“We are facing two crises now,” Plenkovic told a news conference. “Let us not forget the coronavirus epidemics … Individual discipline and responsibility is of utmost importance.”

Women walk past ruins of a building following an earthquake, in Zagreb, Croatia March 22, 2020. REUTERS/Antonio Bronic

Local media reported that many people had headed out of Zagreb, prompting police to organize checkpoints on the highway to check if they were violating self-isolation.

The German Research Centre for Geosciences (GFZ) downgraded the magnitude of the quake to 5.3 from an initial reading of 6.0. Croatia’s state seismology service said there had been 30 aftershocks.

The government said it would estimate the damage in the coming weeks and ask the European Commission for aid.

The U.S. Geological Survey said the quake measured 5.4, while the European Mediterranean Seismological Centre (EMSC) also reported 5.3 magnitude, followed by another 5.1 magnitude earthquake.

(Reporting by Subrat Patnaik in Bengaluru, Igor Ilic in Zagreb and Maja Zuvela in Sarajevo; Editing by Sam Holmes/Christopher Cushing/Susan Fenton/Philippa Fletcher)

Utah hit with 5.7-magnitude quake, inbound flights from Salt Lake City diverted

WASHINGTON (Reuters) – The Federal Aviation Administration (FAA) said on Wednesday it had evacuated the air control tower at Salt Lake City International Airport and halted flights after a magnitude 5.7 earthquake was reported nearby.

The FAA said it “has implemented a ground stop for (Salt Lake City) and is diverting inbound aircraft to other airports.” The FAA’s Salt Lake Air Route Traffic Control Center is handling all air traffic in the area.

Salt Lake City is the 23rd busiest U.S. airport and a hub for Delta Air Lines.

(Reporting by David Shepardson; Editing by Chizu Nomiyama)

Major quake shakes Miami and the Caribbean, tsunami threat passes

(Reuters) – A powerful magnitude 7.7 earthquake struck the western Caribbean on Tuesday, triggering evacuations as buildings shook across the Cayman Islands, in Jamaica, and in downtown Miami, but with no initial reports of significant damage.

The epicenter of the quake was in the sea between Jamaica, the Cayman Islands and Cuba, at a shallow depth of 6.2 miles (10 km).

The International Tsunami Information Center said an earlier threat of a tsunami wave had largely passed. Minor sea level fluctuations up to 1 feet (30 cm) were still possible, it said.

In Miami, Florida, several buildings downtown had groups of people standing outside who said they had been evacuated.

The Miami-Dade Fire-Rescue department said it responded to multiple calls about high rise buildings swaying.

“As of now, there are no injuries or structural damages. Residents/visitors are advised to stay calm,” the department said on Twitter.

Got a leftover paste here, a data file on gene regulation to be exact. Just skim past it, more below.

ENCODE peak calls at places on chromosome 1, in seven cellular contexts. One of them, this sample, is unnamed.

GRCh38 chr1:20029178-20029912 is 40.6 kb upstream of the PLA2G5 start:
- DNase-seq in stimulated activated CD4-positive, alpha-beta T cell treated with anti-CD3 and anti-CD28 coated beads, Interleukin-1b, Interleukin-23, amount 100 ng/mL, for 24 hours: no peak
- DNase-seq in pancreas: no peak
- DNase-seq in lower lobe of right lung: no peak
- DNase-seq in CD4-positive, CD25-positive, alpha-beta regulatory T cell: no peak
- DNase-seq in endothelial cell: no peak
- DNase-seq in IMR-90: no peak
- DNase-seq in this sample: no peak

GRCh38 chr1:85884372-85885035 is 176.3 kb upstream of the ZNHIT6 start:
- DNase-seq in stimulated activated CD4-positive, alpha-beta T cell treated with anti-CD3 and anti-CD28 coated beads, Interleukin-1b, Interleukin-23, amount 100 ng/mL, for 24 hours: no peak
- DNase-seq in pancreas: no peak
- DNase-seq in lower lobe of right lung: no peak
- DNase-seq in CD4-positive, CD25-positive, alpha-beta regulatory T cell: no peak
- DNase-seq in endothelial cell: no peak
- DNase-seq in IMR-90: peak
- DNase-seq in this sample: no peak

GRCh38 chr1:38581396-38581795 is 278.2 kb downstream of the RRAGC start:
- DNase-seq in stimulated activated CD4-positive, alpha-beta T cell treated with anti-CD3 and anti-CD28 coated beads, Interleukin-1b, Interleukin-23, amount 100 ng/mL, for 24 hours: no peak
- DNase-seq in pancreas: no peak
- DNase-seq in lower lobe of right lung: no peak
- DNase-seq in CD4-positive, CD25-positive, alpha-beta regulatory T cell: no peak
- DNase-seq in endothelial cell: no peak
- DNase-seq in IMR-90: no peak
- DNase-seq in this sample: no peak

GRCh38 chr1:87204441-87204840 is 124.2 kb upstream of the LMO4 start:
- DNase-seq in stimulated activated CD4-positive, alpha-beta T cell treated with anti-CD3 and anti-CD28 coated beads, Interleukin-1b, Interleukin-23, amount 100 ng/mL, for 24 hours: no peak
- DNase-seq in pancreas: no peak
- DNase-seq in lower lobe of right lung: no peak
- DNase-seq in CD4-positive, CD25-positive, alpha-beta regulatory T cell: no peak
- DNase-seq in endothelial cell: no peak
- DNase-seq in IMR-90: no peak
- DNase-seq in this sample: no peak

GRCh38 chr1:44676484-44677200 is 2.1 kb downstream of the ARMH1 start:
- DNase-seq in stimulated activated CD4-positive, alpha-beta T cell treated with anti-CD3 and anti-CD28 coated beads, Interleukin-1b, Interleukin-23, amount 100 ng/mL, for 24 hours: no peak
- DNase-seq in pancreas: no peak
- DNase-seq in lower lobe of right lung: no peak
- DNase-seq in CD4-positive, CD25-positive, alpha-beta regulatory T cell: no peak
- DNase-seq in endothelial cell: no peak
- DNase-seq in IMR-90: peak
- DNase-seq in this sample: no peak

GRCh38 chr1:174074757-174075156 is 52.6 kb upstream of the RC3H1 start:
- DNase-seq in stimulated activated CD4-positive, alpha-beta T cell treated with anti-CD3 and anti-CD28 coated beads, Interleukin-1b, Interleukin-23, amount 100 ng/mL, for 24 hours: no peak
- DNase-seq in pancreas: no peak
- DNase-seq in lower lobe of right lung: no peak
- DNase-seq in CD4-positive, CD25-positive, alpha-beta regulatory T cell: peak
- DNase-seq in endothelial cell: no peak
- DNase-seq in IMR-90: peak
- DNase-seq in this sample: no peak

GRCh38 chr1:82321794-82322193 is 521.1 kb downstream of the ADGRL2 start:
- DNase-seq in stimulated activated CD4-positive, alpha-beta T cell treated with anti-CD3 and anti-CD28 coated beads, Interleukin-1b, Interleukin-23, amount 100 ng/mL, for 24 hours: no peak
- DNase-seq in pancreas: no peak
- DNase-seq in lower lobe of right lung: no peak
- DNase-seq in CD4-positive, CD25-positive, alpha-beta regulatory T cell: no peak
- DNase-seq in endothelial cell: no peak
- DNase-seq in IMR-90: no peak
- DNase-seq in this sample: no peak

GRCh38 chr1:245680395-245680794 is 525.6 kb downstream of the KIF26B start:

Officials across the region had no initial reports of major damage, despite the size of the quake.

Angie Watler, a spokeswoman for police on Cayman Brac, the island nearest the epicenter of the quake, said members of the public had reported some damage to buildings and to a swimming pool at the Carib Sands resort on the south of the island.

Videos on social media, apparently from Jamaica and the Cayman Islands, showed water sloshing out of pools during the quake.

Watler said there were no reports so far of injuries but that authorities were still making checks on the area.

A Cayman Islands official said there had been some reports of sinkholes following the quake.

The quake was also felt in several provinces across Cuba, the government said. It was not strongly felt in the capital of Havana, according to a Reuters witness.

(Reporting by Dave Graham and Lizbeth Diaz in Mexico City and Zachary Fagenson in Miami; Additional reporting by Sandra Maler in Washington and Sarah Marsh in Havana; Writing by Frank Jack Daniel; Editing by Nick Zieminski and Rosalba O’Brien)

Turkey ends rescue efforts after earthquake toll reaches 41

By Umit Bektas

ELAZIG, Turkey (Reuters) – Turkey called off rescue operations on Monday in eastern areas hit by Friday’s earthquake after emergency workers recovered the body of a final person they were searching for in a collapsed building, bringing the death toll to 41, authorities said.

The magnitude 6.8 quake caused 37 deaths in Elazig province, about 550 km (340 miles) east of Ankara, and four in neighboring Malatya. More than 1,600 others were hurt, including 86 still being treated in hospitals, though none were in serious condition, the government said.

Forty-five people had been rescued from under ruined buildings, Turkey’s Disaster and Emergency Authority (AFAD) said.

Authorities have warned residents not to enter damaged buildings because of the danger of collapse and further aftershocks, leaving many without a home in a region where temperatures fell to -6C (21F) on Monday morning.

Addressing reporters in Elazig, Interior Minister Suleyman Soylu said the government would provide financial support to those whose homes were damaged. Some 1,000 temporary homes would be built, and some schools and mosques were now being used as shelters, he added.